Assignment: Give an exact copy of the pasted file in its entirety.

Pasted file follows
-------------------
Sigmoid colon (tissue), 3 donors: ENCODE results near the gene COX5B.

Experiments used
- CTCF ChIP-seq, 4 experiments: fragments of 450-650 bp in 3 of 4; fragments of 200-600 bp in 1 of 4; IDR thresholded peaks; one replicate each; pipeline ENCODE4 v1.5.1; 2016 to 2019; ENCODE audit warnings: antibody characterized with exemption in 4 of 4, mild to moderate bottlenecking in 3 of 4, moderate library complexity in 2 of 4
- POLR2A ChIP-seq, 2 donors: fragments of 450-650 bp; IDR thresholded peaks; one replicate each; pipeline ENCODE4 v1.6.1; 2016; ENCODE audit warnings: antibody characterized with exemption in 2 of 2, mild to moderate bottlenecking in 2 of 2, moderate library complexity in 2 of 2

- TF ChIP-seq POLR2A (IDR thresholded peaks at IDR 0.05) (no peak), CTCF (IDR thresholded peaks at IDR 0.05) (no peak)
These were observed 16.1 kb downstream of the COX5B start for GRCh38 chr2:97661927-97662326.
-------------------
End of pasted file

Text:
Sigmoid colon (tissue), 3 donors: ENCODE results near the gene COX5B.

Experiments used
- CTCF ChIP-seq, 4 experiments: fragments of 450-650 bp in 3 of 4; fragments of 200-600 bp in 1 of 4; IDR thresholded peaks; one replicate each; pipeline ENCODE4 v1.5.1; 2016 to 2019; ENCODE audit warnings: antibody characterized with exemption in 4 of 4, mild to moderate bottlenecking in 3 of 4, moderate library complexity in 2 of 4
- POLR2A ChIP-seq, 2 donors: fragments of 450-650 bp; IDR thresholded peaks; one replicate each; pipeline ENCODE4 v1.6.1; 2016; ENCODE audit warnings: antibody characterized with exemption in 2 of 2, mild to moderate bottlenecking in 2 of 2, moderate library complexity in 2 of 2

- TF ChIP-seq POLR2A (IDR thresholded peaks at IDR 0.05) (no peak), CTCF (IDR thresholded peaks at IDR 0.05) (no peak)
These were observed 16.1 kb downstream of the COX5B start for GRCh38 chr2:97661927-97662326.